Though the EMDR (Eye Movement Desensitization and Reprocessing) technique has been around for almost four decades (it was conceptualized around 1987), many discussions still shroud its scientific efficacy. To invest emotionally in EMDR, it becomes necessary to understand more about its process and uses before contemplating its usefulness. EMDR has been widely hailed as a corrective procedure for PTSD (post-traumatic stress disorder) with a non-organic origin. This includes any stress generated from traumas like abuse, assault, accident, or hurtful incident subject to the condition that the stress generated is not a direct result of the patient's chemical imbalance.
How Does EMDR Work?
EMDR is typically administered under a trained therapist over a span of 6 to 12 sessions, and the sessions can be logically spaced out or conducted consecutively. The EMDR treatment works on the premise that unprocessed memories arising from mental trauma are distressful as there is inadequate processing. The unprocessed store of memories causes negative emotions that rise to the surface whenever they are recalled. The victim acutely relives the physical symptoms, emotions, and beliefs around that traumatic incident and can experience side effects ranging from extreme anger to anxiety to depression.
Unlike other psychological treatment modalities, EMDR does not try to reshape the victim's thought process but rather seeks to reduce the efficacy of the memory by minimizing distressful symptoms. The eye movements and other forms of right-left stimulation modalities are used consecutively along with the traumatic incident's active retelling. When patients concentrate on the trauma and experience bilateral stimulation, the intensity of emotions is drastically reduced. Usually, EMDR Therapy consists of 8 phases. There is history noting, client briefing, target memory assessment. The memory processing to facilitate resolution is done in 4 separate phases, after which there is a phase of evaluating treatment results.
How effective is EMDR?
EMDR was the brainchild of Francine Shapiro, a trained psychologist who accidentally discovered the benefits of bilateral stimulation while musing about some negative thoughts while walking in the woods. Since its inception, EMDR gained a lot of popularity and the approval of most leading psychology councils (including the APA), and many researchers corroborated its efficacy.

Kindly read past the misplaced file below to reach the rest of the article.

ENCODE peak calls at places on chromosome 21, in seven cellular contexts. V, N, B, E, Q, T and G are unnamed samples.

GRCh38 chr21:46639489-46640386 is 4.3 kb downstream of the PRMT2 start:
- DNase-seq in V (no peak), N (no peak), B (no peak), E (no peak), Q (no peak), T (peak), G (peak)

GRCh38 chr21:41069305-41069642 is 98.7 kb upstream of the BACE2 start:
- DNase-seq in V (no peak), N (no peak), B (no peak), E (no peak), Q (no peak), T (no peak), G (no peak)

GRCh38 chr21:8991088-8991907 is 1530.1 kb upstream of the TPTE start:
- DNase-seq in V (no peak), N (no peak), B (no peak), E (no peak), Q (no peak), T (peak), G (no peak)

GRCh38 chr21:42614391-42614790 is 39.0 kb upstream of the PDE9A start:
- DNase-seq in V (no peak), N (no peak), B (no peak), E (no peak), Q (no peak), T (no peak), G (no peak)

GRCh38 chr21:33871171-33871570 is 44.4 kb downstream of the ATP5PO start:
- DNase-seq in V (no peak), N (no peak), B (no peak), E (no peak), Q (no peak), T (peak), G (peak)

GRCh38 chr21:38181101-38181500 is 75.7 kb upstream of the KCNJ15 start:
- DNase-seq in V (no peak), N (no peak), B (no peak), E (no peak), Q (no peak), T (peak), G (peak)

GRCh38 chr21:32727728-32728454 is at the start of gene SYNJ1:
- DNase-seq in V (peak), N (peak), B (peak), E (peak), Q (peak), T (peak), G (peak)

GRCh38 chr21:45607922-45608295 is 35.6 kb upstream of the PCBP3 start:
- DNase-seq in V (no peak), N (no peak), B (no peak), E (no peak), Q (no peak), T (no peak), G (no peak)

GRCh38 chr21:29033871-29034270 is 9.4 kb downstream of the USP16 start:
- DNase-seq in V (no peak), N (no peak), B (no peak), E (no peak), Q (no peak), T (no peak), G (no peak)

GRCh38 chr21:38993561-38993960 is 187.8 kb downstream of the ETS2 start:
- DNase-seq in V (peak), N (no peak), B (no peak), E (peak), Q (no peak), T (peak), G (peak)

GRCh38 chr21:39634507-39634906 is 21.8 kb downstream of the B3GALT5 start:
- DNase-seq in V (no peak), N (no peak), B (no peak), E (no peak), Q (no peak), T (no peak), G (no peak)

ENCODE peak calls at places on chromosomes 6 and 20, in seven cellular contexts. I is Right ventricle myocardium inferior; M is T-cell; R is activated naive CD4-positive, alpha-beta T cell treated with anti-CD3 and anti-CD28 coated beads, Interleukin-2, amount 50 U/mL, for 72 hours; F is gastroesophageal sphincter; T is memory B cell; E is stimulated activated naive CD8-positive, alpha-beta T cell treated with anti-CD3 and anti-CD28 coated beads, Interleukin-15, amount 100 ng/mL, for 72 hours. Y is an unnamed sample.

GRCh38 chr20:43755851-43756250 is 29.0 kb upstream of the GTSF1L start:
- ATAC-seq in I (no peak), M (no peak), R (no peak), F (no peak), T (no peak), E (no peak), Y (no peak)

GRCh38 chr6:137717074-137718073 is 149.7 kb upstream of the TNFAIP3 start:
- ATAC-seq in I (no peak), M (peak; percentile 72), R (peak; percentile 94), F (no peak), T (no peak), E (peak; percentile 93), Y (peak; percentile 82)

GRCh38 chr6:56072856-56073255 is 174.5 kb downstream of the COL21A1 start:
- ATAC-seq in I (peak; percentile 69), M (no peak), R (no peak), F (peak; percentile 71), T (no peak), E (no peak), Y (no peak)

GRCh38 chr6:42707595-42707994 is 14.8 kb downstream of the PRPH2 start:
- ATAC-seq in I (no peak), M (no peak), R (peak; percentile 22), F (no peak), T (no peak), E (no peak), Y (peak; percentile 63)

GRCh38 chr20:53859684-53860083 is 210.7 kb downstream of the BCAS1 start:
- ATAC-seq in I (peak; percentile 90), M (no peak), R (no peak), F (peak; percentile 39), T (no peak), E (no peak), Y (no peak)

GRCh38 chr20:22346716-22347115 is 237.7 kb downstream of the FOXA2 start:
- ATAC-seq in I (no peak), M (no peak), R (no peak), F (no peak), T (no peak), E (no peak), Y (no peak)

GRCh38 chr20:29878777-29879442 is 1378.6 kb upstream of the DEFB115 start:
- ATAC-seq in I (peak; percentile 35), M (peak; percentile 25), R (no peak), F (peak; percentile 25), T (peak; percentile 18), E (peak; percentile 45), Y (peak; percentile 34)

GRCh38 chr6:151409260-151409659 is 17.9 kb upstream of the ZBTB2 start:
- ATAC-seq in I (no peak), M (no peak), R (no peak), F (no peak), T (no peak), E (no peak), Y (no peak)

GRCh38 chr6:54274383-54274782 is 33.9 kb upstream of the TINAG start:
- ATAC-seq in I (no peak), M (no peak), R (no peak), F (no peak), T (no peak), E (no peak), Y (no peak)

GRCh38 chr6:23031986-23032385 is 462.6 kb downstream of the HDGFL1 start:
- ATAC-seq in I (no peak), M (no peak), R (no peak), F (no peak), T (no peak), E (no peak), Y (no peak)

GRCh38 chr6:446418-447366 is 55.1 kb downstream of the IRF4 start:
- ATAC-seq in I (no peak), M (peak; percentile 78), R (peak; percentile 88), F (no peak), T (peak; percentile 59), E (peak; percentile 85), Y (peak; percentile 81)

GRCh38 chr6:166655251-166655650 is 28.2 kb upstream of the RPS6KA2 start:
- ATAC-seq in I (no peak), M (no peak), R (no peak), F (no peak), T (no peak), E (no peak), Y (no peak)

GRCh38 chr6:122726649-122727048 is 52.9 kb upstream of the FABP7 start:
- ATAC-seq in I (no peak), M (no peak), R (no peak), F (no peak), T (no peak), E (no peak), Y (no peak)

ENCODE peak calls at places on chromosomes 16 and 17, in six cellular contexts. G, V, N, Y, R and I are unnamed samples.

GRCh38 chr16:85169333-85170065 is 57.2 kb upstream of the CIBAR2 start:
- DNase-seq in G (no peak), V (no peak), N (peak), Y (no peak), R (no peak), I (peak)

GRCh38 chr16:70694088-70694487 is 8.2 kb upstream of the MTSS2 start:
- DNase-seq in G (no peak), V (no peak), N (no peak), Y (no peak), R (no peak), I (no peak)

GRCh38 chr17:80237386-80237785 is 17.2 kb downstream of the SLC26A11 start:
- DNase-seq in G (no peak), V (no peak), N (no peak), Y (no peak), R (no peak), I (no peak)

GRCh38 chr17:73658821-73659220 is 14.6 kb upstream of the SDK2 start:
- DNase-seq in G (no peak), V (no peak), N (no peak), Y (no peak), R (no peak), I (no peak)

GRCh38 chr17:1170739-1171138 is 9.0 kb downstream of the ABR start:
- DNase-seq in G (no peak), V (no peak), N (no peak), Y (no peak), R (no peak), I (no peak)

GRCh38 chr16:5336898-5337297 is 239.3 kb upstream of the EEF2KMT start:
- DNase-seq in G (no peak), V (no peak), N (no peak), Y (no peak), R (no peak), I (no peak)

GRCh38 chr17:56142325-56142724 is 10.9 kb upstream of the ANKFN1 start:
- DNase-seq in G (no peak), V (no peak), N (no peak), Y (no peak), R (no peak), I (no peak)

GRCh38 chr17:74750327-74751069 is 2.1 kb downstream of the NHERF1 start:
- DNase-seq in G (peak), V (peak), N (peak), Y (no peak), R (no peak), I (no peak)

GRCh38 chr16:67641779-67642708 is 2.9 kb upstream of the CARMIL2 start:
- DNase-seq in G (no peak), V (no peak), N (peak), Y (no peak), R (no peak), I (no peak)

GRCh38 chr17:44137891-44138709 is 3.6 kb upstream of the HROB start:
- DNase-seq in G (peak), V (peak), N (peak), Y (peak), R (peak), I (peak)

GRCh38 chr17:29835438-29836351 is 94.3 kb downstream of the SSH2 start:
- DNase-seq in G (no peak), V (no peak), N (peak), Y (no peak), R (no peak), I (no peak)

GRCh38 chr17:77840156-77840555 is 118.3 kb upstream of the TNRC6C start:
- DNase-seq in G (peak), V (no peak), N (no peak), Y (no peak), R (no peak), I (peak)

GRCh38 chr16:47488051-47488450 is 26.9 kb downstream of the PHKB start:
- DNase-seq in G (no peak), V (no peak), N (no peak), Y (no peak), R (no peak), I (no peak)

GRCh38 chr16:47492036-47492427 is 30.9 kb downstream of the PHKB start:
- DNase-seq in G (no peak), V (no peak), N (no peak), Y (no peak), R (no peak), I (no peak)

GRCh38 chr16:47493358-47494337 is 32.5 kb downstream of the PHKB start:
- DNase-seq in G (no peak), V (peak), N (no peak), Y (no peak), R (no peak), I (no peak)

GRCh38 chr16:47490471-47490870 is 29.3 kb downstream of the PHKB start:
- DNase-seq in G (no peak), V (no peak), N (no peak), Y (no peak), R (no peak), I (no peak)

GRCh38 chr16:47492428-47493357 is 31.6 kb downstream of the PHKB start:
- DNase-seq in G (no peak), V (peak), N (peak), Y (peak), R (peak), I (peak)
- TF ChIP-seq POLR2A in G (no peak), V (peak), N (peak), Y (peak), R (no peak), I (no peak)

While patients/ clients follow the therapist's bilateral stimulation model, several effects come into play. The client is distracted/ relaxed, and the two hemispheres of the brain are synchronized, leading to a more logical analysis of the entire situation. In the long run, EMDR clients can substitute negative thoughts (I will never …) with positive thoughts (If I try hard enough, I can). Above 65,000 clinics have opted for intensive training in EMDR techniques, and millions of people with PTSD have benefited from EMDR treatments. An internationally established association called EMDRIA (EMDR International Association) has more than 4000 learned members. EMDR certifications are now publically flaunted on psychiatrist's credentials, advertisements, and clinical papers.
EMDR is better than Supportive Listening
EMDR happens under controlled conditions in which a trained therapist listens to the client and intervenes with specific bilateral stimulations. EMDR sessions are found to be 40% more effective than non-intervention based psychological counseling and 60% more effective than just heart to heart conversations with an untrained support network.
However, EMDR's superiority over cognitive behavior therapies is not established. Cognitive behavior therapies deliberately expose clients to anxiety, causing stimuli, and with prolonged exposures, symptoms dissipate. A lot of research is still being undertaken to compare EMDR with imagine exposure.
It can be logically said that EMDR is the best non-intense self-driven psychological treatment model for PTSD victims. After interventions at a certified clinic, a client can easily practice EMDR at home with his/ her partner and derive the dis-associative/ emotional drain out the benefits of EMDR effectively. EMDR is mentally less strenuous and can be tried by clients of all age groups and ethnicities without major repercussions. EMDR cannot be a substitute for CBT modalities intended for clients with acute organic mental disorders. It is also not a try at home therapy technique as the first 4 of the 8 stages detailed in EMDR need to be accomplished in a clinical setting under trained professionals' supervision.
Like all psychological interventions, EMDR too must be attempted with full cognizance with a committed approach, after which there is a high probability of accumulative benefits.